Think for a moment, one day you are at an event and run into Microsoft CEO, Bill Gates. You shake his hand, talk about some business, and he hands you his business card. Imagine you look down, and you see his email address “firstname.lastname@example.org“.
That scenario above simply would never happen. Bill Gates didn’t become the worlds richest man without understanding the importance of image, branding and professionalism.
Nearly every day…
But nearly every day in my business, I encounter business people, that hand me a business card or brochure with a Yahoo, Hotmail, Gmail, or AOL email address. It’s perplexing to me, because most of these people have a domain name, and a company website listed too.
It also makes things a little more difficult to remember, when I want to email Bill at Microsoft, it’s easier to remember “email@example.com“, than “firstname.lastname@example.org” (and to prove that, the email address above was “billgates295” not “billgates293“, so we’d already forgotten.
The majority of these email addresses are also the persons personal email account, which is a certain no no, because do you really want to stand mixing up a client called Clive and your cousin Clive and sending the wrong email to the wrong person. Far better to keep business and personal emails separate, and not accidentally send your invoices to family members, and your rant about Uncle Ernie getting drunk at Christmas dinner . . . again . . . to your clients.
Are you one of these people?
Do you use an email address provided by your internet service provider (ISP), even though you have a company web site? Sure, it’s free, but is it smart?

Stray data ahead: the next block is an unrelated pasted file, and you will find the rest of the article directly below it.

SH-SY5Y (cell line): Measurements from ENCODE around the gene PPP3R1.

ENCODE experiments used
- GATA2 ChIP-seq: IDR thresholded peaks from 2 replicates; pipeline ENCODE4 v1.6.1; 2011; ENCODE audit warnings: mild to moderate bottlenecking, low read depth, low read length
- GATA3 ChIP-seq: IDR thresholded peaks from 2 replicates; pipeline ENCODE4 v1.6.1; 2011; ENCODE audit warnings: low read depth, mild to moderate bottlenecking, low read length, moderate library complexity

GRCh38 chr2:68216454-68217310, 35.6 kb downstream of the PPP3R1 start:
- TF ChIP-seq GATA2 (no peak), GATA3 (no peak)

Small Problem, you don’t own or control it.
Today, email@example.com may work just fine. But one day you may decide to move to an area where your ISP doesn’t serve, or they are too expensive, or they get taken over, or any number of possible scenarios, you need to get an internet connection from someone else.
Now what? Yes, you are locked into an email address that you don’t own or control. Now you must notify every business contact and friend about the address change if you want to continue receiving email from them. And your business cards, brochures, letterhead, stamps, printed materials and website all just become obsolete. Time to spend lots of money updating them all!
And guess what, you’ll now be locked in again to another companies email address, so you’ll get to enjoy repeating that cycle again in the future.
Big Problem, you look small and unprofessional.
Besides having no control over your email address, if you actually have your own domain, it’s terrible from a marketing and branding perspective to use a free or ISP-provided email account. Instead of your email address reinforcing your company name, it’s providing free advertising for Yahoo, Google, AOL or Hotmail. You are weakening your brand, and strengthening theirs!
It’s the equivalent of having your postal address be courtesy of another larger company, “Send my mail to the local Walmart, and I’ll pick it up there.”
Can I just forward all my domain email to my Yahoo account?
Well, it’s an improvement, but this also is a bad idea, because when you reply to these business contacts, they will have sent email to “firstname.lastname@example.org” yet you will respond from “email@example.com” and it’s confusing, and further damaging to your image.
Splurge the cash to own your own domain name, it’s not a lot each year. You will own it forever, you will control it, it will never change. You will build your own name, your own brand, and you will look far more professional. You can have the same email address for as long as you keep your domain registered, and you can have as many email addresses as you want.
If you already have a domain name and aren’t using it for email, start using it immediately. If you are in business, it is well worth the cost to have a permanent email address that is fully in your control and reinforces your company name and brand.
Need help registering a domain, and setting up your hosting and email accounts then get in touch?